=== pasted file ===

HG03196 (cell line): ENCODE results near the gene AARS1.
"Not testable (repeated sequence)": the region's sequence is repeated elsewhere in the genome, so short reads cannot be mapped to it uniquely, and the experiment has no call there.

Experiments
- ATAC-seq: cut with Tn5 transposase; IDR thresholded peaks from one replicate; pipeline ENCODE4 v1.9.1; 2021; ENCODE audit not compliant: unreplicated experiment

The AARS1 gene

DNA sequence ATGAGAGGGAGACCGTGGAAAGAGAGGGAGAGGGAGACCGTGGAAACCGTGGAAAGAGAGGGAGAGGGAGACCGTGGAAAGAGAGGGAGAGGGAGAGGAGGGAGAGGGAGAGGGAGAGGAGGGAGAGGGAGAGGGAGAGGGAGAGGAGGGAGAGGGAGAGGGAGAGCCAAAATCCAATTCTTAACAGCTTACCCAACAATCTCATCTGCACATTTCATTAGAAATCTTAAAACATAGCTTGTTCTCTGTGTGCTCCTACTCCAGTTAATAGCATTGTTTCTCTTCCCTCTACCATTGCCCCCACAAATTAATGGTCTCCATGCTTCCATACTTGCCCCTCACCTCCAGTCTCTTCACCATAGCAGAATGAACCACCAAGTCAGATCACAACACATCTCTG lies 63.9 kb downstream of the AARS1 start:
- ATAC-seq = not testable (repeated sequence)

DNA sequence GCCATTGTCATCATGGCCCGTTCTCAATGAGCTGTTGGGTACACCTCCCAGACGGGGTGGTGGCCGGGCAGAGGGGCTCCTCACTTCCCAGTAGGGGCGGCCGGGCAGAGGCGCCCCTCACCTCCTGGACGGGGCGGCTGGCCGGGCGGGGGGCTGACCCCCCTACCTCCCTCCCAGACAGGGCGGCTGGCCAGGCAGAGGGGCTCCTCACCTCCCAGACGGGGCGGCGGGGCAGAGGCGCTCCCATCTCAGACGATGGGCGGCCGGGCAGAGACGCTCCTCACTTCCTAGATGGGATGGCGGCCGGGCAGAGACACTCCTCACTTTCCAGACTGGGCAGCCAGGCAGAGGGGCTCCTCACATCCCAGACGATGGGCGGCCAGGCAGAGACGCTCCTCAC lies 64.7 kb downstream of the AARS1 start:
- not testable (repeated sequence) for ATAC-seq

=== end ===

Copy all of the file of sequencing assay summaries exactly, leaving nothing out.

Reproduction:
HG03196 (cell line): ENCODE results near the gene AARS1.
"Not testable (repeated sequence)": the region's sequence is repeated elsewhere in the genome, so short reads cannot be mapped to it uniquely, and the experiment has no call there.

Experiments
- ATAC-seq: cut with Tn5 transposase; IDR thresholded peaks from one replicate; pipeline ENCODE4 v1.9.1; 2021; ENCODE audit not compliant: unreplicated experiment

The AARS1 gene

DNA sequence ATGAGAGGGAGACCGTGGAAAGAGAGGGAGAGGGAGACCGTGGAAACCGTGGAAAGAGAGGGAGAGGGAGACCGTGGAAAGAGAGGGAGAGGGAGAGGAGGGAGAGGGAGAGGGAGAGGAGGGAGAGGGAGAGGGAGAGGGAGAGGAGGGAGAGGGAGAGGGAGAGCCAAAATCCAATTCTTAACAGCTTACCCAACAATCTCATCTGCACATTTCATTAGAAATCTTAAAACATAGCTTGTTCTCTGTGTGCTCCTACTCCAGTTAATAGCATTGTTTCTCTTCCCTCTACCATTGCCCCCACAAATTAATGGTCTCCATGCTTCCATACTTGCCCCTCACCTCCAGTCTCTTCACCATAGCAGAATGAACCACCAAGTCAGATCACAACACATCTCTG lies 63.9 kb downstream of the AARS1 start:
- ATAC-seq = not testable (repeated sequence)

DNA sequence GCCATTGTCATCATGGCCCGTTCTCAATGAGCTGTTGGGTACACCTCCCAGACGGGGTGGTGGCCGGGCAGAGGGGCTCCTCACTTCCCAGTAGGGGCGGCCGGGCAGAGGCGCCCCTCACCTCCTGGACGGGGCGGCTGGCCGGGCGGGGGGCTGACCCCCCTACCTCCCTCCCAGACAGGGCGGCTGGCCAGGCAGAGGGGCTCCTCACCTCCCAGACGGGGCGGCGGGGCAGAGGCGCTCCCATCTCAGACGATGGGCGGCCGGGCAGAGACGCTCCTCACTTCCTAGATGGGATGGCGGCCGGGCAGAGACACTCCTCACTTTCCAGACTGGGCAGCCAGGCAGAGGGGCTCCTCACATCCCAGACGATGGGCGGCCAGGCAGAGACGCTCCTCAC lies 64.7 kb downstream of the AARS1 start:
- not testable (repeated sequence) for ATAC-seq